Rezaul H Laskar / Islamabad June 10, 2010, 19:21 IST  Pakistan today dismissed reports that LeT operative David Headley had linked serving Pakistani army officers to the 2008 Mumbai attacks, saying they were based on "misguided leaks" aimed at maligning the country.  Asked about Indian media reports that Headley had named three Pakistan Army officers who collaborated with the terrorists responsible for the attacks, Foreign Office spokesman Abdul Basit said they were based on "self-serving and misguided leaks which are meant only to malign our security agencies and Pakistan".  "These reports are not worth our comments," Basit told a weekly news briefing at the Foreign Office.  Headley, who has confessed to plotting the deadly 26/11 attacks, is being questioned by a team of Indian investigators in the US.  Basit said it was "important (and) high time" that India dispensed with its "historical bias against Pakistan so that our two countries can make a new beginning in South Asia with a view to promoting peace and prosperity in our region".  The reports had said that Headley had told Indian investigators who questioned him that three majors of the Pakistan Army had collaborated with the terrorists who carried out the attack.  Headley also purportedly said that members of the Lashker-e-Taiba carried out the attacks under the "guidance" of Pakistan's Inter-Services Intelligence agency.  Basit also parried a question about US Assistant Secretary of State for South Asia Robert Blake's remarks that the US administration had sought assurances from Pakistan that weapons provided by America would not be used against India.  "He (Blake) has said what he had to say and I have nothing to add to what he has said," Basit said.  The spokesman remarked that the trust deficit between Pakistan and India was "not a new phenomenon" and has been there "for decades because of several reasons".  Basit said: "We believe that in order to move forward meaningfully with a view to bridging this trust deficit, it is important that as agreed by the two Prime Ministers in Thimphu that the two sides discuss all the issues which continue to bedevil our relations."










No decision on army vs Naxals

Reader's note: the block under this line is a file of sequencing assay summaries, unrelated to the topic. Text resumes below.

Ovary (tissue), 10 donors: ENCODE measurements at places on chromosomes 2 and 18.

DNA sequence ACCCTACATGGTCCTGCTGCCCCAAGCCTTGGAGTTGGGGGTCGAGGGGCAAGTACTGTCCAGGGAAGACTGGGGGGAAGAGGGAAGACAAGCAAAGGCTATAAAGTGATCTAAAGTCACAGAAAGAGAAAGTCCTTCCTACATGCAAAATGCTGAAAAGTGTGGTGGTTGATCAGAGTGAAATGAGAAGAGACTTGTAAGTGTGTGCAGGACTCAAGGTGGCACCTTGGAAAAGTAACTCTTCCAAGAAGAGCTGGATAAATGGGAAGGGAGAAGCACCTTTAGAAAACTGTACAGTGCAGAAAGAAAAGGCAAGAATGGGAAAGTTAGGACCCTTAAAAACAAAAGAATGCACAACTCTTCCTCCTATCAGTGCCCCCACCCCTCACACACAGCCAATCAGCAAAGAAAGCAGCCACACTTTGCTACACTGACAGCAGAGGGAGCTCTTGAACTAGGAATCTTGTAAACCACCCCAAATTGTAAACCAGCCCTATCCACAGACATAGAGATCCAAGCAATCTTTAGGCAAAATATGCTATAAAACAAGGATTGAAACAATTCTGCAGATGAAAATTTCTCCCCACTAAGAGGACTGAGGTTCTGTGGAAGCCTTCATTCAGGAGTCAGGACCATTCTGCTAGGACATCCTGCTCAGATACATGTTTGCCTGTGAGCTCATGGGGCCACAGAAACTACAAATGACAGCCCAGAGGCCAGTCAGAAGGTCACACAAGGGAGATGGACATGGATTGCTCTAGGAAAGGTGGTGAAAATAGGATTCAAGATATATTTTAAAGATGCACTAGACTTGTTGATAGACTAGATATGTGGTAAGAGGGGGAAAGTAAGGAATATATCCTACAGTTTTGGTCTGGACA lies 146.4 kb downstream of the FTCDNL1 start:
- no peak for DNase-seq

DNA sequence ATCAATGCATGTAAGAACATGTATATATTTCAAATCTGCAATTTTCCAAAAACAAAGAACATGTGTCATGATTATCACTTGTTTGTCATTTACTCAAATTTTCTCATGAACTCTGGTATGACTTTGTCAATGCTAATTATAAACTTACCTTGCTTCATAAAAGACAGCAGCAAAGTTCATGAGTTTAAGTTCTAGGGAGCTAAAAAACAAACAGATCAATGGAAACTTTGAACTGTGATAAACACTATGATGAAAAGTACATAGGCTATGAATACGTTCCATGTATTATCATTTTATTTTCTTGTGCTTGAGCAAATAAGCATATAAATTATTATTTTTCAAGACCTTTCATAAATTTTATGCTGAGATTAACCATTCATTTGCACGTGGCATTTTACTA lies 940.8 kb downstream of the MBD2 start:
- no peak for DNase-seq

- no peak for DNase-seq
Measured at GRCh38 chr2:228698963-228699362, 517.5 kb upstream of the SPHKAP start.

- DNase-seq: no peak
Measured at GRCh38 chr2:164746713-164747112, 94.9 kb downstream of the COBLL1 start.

The Cabinet Committee on Security on Thursday put off a decision on any significant increase in the role of the armed forces in operations against Maoists.  The army’s reservations on getting sucked into another conflict zone — it is already deployed in Jammu and Kashmir and the Northeast — and the political fallout of a counter-insurgency strategy where armed forces are perceived to be deployed against its own citizens are understood to be key factors that stood in the way of a consensus to address Maoists.  “There will need to be more discussions,” a senior government official said.  The defence ministry is not comfortable with a major general-rank officer being posted in the states as an adviser to the state government, deployment of commandos on short-term assignments or army experts to de-mine large stretches of roads with explosives planted deep under.  Prime Minister Manmohan Singh called India’s biggest internal security challenge more than three years ago.  A concerted offensive against the rebels began last November, two months after Home Minister P. Chidambaram convinced the CCS to sanction the centrally-coordinated anti-rebel plan.  Over 25 battalions of central police forces trained in jungle warfare at army installations were sent in.  But after 76 security personnel were killed in the Dantewada attack in April, the home ministry came around to the view that it not only needed more, and better trained, men but also better technological support for them.  But the army says it is already overstretched.  The defence ministry is open to raising more battalions of counter-insurgency fighters to be trained in anti-Maoist warfare. But that would take years.









US to double training aid for Pakistan Army